UNITED STATES OF AMERICA
In the Matter of
|ORDER MAKING FINDINGS AND IMPOSING REMEDIAL SANCTIONS PURSUANT TO SECTION 15(b) OF THE SECURITIES EXCHANGE ACT OF 1934|
The Securities and Exchange Commission ("Commission") deems it appropriate and in the public interest to accept the Offer of Settlement ("Offer") submitted by Richard Mann ("Mann") pursuant to Section 15(b) of the Securities Exchange Act of 1934 ("Exchange Act").
In response to the entry of an Order Instituting Proceedings Pursuant to Section 15(b) of the Securities Exchange Act of 1934, Mann has submitted an Offer of Settlement (the "Offer") which the Commission has determined to accept. Solely for the purpose of these proceedings and any other proceedings brought by or on behalf of the Commission, or to which the Commission is a party, and without admitting or denying any findings contained herein, except as to the jurisdiction of the Commission over him and the subject matter of these proceedings and except for the findings contained in paragraphs III. A, III. C and III. E below, which are admitted, Mann consents to the entry of this Order Making Findings and Imposing Remedial Sanctions Pursuant to Section 15(b) of the Securities Exchange Act of 1934 ("Order") as set forth below.
On the basis of this Order and Mann's Offer, the Commission finds that:
A. From about July 1988 through November 1996, Mann was associated with six different registered broker-dealers. He was last associated with Global Financial Group from February 1996 to November 1996. Mann acted as a broker-dealer from 1996 to 1999 in connection with the offer and sale of World Vision Entertainment, Inc. ("World Vision") promissory notes. He is not currently registered with the Commission in any capacity.
B. Mann acted as an unregistered broker-dealer in connection with the World Vision promissory note scheme, by, among other things: devising the promissory note program for World Vision in or about June 1996; introducing the company's officers to sales contacts, aiding in the preparation of offering materials; recruiting note marketers; distributing offering materials to the note sales force; processing note applications and interest checks for the notes; and receiving transaction-based compensation for marketing and selling World Vision securities. From his role in the World Vision Ponzi scheme, Mann earned $1,587,353.84.
C. On June 1, 2000, the Commission filed a civil action against Mann in the United States District Court for the Southern District of Ohio, SEC v. Piromalli, et al., Case No. 2-00-622. On April 8, 2002, in SEC v. Piromalli, et al., Case No. 2-00-622, the Honorable James L. Graham, United States District Court Judge for the Southern District of Ohio, entered a Final Amended Order of Permanent Injunction and Other Relief by Default Against Mann ("April 8, 2002 Order"). The April 8, 2002 Order enjoined Mann from violating Sections 5(a), 5(c), 17(a)(1), 17(a)(2) and 17(a)(3) of the Securities Act of 1933, Sections 10(b), 15(a), and 15(c) of the Exchange Act and Rules 10b-5 and 15c1-2 thereunder. The April 8, 2002 Order also required Mann to pay disgorgement of $1,587,353.84, plus $529,517 in prejudgment interest as well as a civil penalty of $110,000.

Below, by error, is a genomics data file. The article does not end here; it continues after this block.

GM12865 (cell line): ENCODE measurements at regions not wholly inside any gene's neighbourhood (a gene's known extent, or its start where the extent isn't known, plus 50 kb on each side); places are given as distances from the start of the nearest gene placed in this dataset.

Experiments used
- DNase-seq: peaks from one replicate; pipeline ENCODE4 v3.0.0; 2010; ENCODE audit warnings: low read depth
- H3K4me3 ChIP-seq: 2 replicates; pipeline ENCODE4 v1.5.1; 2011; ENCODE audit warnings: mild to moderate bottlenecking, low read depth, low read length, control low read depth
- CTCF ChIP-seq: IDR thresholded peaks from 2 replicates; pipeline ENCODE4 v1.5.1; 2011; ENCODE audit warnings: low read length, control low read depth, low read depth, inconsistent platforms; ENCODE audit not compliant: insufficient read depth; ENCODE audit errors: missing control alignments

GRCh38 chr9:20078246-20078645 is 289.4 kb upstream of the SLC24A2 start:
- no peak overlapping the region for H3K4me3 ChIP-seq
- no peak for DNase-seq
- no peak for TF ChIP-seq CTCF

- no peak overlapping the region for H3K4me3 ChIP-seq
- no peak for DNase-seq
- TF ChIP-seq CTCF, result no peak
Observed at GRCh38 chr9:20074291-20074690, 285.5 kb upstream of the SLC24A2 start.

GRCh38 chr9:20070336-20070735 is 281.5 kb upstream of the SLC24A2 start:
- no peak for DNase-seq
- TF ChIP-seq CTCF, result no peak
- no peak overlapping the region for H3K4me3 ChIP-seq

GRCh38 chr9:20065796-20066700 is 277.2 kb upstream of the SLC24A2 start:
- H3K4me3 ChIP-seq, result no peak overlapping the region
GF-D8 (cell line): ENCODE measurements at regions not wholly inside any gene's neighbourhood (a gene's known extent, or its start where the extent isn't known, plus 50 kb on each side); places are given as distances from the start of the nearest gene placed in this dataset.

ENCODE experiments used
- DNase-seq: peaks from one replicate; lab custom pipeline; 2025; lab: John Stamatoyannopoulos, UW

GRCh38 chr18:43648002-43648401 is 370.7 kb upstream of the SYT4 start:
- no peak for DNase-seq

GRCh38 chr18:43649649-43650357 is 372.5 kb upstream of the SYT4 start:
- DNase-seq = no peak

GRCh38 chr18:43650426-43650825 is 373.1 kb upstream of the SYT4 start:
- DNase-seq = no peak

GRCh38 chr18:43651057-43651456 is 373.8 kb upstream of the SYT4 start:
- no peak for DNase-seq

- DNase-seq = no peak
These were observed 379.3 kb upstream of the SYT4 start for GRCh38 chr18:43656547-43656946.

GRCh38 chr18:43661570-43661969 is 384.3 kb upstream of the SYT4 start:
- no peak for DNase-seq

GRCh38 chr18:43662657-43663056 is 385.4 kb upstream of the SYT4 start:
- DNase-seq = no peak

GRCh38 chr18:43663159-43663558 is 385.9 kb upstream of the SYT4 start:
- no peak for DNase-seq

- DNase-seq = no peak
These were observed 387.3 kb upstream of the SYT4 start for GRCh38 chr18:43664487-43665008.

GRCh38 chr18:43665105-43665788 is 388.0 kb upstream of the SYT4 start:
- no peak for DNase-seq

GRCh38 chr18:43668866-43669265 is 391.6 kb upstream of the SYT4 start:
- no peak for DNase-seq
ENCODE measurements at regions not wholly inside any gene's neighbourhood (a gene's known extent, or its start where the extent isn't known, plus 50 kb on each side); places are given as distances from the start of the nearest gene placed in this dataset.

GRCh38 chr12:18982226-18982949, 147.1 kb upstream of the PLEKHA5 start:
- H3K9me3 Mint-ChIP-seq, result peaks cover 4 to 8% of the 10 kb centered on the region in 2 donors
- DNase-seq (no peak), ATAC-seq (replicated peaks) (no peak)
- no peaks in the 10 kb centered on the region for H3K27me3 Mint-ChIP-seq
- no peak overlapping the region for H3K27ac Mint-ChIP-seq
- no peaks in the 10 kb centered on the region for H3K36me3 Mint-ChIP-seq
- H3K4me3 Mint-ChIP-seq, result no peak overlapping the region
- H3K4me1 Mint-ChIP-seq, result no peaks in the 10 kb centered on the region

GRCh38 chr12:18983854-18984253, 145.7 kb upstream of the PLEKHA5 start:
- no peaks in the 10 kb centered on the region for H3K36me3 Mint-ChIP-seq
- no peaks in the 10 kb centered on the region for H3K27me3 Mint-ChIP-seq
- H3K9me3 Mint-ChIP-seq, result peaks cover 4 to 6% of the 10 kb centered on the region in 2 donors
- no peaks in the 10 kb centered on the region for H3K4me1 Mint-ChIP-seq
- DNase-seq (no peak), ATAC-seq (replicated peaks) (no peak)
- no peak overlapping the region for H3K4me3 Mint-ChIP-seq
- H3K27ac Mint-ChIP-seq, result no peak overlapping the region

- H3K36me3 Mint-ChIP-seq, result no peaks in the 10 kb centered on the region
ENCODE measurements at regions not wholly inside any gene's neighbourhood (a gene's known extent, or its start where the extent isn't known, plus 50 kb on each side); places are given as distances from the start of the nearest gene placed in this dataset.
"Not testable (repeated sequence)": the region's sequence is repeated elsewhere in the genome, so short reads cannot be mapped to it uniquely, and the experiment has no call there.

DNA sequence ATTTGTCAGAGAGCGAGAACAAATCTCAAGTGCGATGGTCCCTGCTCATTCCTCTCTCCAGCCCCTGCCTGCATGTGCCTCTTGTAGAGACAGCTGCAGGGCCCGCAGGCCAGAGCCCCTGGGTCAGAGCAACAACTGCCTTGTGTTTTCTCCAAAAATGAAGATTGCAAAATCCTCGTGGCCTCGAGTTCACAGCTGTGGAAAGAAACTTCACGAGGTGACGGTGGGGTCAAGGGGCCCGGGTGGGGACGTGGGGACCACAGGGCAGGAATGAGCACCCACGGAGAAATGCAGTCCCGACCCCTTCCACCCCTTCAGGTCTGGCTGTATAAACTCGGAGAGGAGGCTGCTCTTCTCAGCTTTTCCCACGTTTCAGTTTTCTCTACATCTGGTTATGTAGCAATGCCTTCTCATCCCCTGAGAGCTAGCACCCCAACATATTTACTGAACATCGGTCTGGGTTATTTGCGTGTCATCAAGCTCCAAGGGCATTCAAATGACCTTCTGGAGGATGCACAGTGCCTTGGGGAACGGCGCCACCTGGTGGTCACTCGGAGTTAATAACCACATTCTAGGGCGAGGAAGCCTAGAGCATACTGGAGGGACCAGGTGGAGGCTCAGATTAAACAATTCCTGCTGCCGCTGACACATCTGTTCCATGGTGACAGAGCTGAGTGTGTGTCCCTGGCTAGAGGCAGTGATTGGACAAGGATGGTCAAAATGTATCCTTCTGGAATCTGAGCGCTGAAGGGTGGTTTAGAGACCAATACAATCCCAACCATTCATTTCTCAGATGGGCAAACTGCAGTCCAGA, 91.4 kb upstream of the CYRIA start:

D. The Complaint in SEC v. Piromalli, et al. alleged that Mann, among others, orchestrated a massive Ponzi scheme through the offer and sale of nine-month promissory notes in World Vision, a Florida corporation. The Complaint alleged that after helping World Vision's principals prepare fraudulent offering materials, Mann distributed these fraudulent offering materials at road shows and otherwise promoted World Vision notes to an extensive sales network. This sales network was recruited primarily by Mann. Among other things, Mann distributed the fraudulent offering materials to the sales network for use in the solicitation of investors, processed note transactions and was paid a commission on each note sold or renewed by the sales network.
E. On September 5, 2001, in U.S. v. Mann, Case No. 8:01-Cr-279-T-26EAJ, in the United States District Court for the Middle District of Florida, Mann pled guilty to conspiracy to commit securities fraud in offering and selling promissory notes for Lifeblood Biomedical, Inc. On November 30, 2001, he was sentenced to 18 months in federal prison.
F. Mann's indictment in the criminal case against him charged him with conspiracy to commit securities fraud in connection with the sale and purchase of nine-month promissory notes issued by Lifeblood Biomedical, Inc. The indictment alleged that Mann: conspired to commit securities fraud through the offer and sale of promissory notes for Lifeblood Biomedical, Inc.; that he made material false and fraudulent representations with respect to the promissory notes; and that he failed to disclose to investors that investor proceeds would be used to pay promissory note interest to other investors.
In view of the foregoing, the Commission deems it appropriate and in the public interest to impose the sanctions specified in Mann's Offer.
ACCORDINGLY, IT IS ORDERED:
Pursuant to Section 15(b)(6) of the Exchange Act, Richard Mann be, and hereby is, barred from association with any broker or dealer.
For the Commission, by its Secretary, pursuant to delegated authority.
Jonathan G. Katz
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